One particular night at Yoko we placed our order for the Crazy Cat Roll (our favorite) and assortment of other rolls and nigiri, and excitedly awaited the free spicy noodle salad they served before the meal. We watched the waitress walk over to the sushi chef and present him with our order. He read the order and then said something to her. She pointed at us and he looked over with a look of disbelief on his face. He looked down at the order, back at us, and then back at the waitress. Then the waitress came back and told us that the chef wanted to confirm that we really wanted to order so much sushi. We assured her that yes, we did intend to order that amount. She walked back to the chef and relayed the message. He looked at us, shrugged his shoulders and then started rolling. I’m pretty sure he gave us even more rice than usual, but we couldn’t back down and ended up cleaning our plates and leaving completely stuffed.

So when we decided on another visit to make sushi at home, of course we made too much! I was living in my grandparent’s condo when I first moved there and we used her pots and pans. I remember the rice being really hard to make and extraordinarily sticky. When I asked the hubby if he remembered making the sushi, he said “Man that sucked, you can quote me on that. My hands hurt so badly after rolling all of that.” With that in mind, I present you with the pictures from September 13, 2002. You can see we gave up rolling. There is an uncut roll of sushi and two plates of rice with julienne vegetables artfully placed on top. You will also notice one of my grandmother’s favorite flea market finds hanging on the wall – the bag lady! This lovely lady has a porcelain face and an empty skirt into which you can stick grocery bags.

I’ve had the sushi rolling set in the cabinets for the past 8 years, but haven’t used them until this weekend. I was feeling confident and decided to make spicy salmon inside-out maki. I pulled out the “Easy Sushi” book from the back of the bookshelf and reminded myself how to roll properly. This time the rice came out perfectly (thanks to a little confidence and a foolproof recipe from Alton Brown). I mixed smoked salmon, mayonnaise and sriracha for my spicy salmon mixture. With the rolling station set up, I got to work. By pure luck, the package of nori I picked up was pre-toasted and ready to roll right out of the package. Two sheets, cut in half, made just the right amount of sushi for dinner and leftovers.

The Meal
With all of the dishes prepared and plated, it was time to eat! The meal was simple, clean, and flavorful. It was almost like eating out at a Japanese restaurant! The hubby’s cousin Becky got us a beautiful set of Japanese dishes for our wedding and this was the perfect opportunity to use it. Thanks Daring Cooks for such a fun challenge!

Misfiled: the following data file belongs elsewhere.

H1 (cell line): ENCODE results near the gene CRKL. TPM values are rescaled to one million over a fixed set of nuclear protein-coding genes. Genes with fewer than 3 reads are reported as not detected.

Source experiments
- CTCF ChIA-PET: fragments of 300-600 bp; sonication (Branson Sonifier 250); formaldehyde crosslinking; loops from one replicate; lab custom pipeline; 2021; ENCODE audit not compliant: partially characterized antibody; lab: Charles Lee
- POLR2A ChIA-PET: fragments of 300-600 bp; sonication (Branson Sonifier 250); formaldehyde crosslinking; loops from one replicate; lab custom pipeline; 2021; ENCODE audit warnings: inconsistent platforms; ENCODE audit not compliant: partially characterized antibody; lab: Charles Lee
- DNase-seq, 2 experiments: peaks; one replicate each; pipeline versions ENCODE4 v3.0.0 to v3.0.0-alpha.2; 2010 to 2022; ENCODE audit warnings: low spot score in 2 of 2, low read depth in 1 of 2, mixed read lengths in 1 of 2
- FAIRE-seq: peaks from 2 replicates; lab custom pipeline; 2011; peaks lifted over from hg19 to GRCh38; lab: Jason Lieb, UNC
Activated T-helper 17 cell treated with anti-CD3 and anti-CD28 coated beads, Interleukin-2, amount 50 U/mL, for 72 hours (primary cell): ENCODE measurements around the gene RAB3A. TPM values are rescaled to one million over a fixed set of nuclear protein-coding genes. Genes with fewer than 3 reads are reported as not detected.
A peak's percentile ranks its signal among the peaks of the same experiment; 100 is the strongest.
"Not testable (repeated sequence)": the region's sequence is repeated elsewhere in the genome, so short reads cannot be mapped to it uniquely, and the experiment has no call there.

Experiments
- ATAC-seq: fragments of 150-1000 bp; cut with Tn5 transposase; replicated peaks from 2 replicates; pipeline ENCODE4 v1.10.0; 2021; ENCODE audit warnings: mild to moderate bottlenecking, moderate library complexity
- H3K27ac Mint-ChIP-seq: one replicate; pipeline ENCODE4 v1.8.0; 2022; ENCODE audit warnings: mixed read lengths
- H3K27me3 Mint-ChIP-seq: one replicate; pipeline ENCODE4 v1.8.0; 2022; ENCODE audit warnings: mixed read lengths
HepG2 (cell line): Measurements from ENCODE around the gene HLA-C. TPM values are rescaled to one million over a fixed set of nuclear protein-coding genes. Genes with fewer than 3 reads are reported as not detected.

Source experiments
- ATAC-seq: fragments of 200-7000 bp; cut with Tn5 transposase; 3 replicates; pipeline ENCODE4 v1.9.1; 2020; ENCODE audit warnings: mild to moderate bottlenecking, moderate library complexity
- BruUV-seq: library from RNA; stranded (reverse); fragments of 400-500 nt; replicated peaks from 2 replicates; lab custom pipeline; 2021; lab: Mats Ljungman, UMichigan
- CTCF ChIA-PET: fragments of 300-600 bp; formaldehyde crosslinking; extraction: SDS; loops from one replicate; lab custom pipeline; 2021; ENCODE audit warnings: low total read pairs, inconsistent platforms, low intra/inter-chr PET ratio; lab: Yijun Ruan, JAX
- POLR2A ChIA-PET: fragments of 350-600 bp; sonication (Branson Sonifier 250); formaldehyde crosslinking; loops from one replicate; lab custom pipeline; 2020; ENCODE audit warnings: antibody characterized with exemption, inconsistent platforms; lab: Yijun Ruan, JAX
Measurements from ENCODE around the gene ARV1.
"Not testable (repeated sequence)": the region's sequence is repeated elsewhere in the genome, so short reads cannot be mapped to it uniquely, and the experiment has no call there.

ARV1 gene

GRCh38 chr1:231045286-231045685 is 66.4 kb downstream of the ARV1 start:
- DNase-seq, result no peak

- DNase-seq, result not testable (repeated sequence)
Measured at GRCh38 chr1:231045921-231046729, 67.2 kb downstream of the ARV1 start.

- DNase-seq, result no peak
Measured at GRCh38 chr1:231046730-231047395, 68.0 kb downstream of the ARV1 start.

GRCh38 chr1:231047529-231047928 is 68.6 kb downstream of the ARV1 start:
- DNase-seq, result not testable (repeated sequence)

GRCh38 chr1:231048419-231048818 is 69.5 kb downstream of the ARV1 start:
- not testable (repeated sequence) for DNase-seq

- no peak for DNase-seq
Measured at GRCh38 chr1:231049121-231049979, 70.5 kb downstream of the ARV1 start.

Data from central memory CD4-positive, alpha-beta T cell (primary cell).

And thanks to the hubby for his help! Photographer, moral support, and chief dishwasher.

An added bonus? Lunch the next day! 

Friday, February 11, 2011

When He Fends For Himself: Using the Oven

Welcome back to another addition of "When He Fends For Himself". With wifey back in school for the semester, I'm back on my own one night a week. Since she's been taking classes for a year and half, being alone one night a week is not a shock to the system. I actually planned ahead and got a package of Wild Mushroom Lasagne from Vic, The Pasta Man (Fior D'Italia Pasta and Cheese), at the Russell's Garden Center winter farmers market in Wayland, MA. I've had his ravioli before and was excited to try something else of his. Knowing that the lasagne was frozen and would take while to heat up, I didn't dilly dally when I got home. I immediately got to work.

I chose to heat up the lasagne in the oven because even though it would take longer than the microwave, I knew it would end up tasting better. This is the first time I had to do anything with the oven for "When he fends for himself" so I'll walk you through my turning on the oven routine. The first thing I do is open up the oven to make sure nothing is in it. This is a product of my childhood. When I was about 10 there was a potato in the back corner of the oven that no one noticed for about a month. Have you ever heard of twice baked potato? Try twenty times baked potato. I remember the way it looked and felt when it was finally removed and am scared to have that be repeated.

 I also, always, turn the oven to 350. Why? Because everything can cook at 350. In my vast experience, no other temperature has been needed.

I let the oven pre-heat and in the meantime placed foil in a small casserole dish and set the lasagne on top. Once the oven was at the required temperature I put in my frozen dinner and ended up checking its status about every 10 minutes.

 After 30 minutes, a quick taste test revealed a done lasagne and dinner was about to be served. Honestly, I was so excited I almost pulled out the casserole dish without using a pot holder. I plated the lasagne, took my seat in front of the couch, turned on the Bruins/Habs game, and got down to business.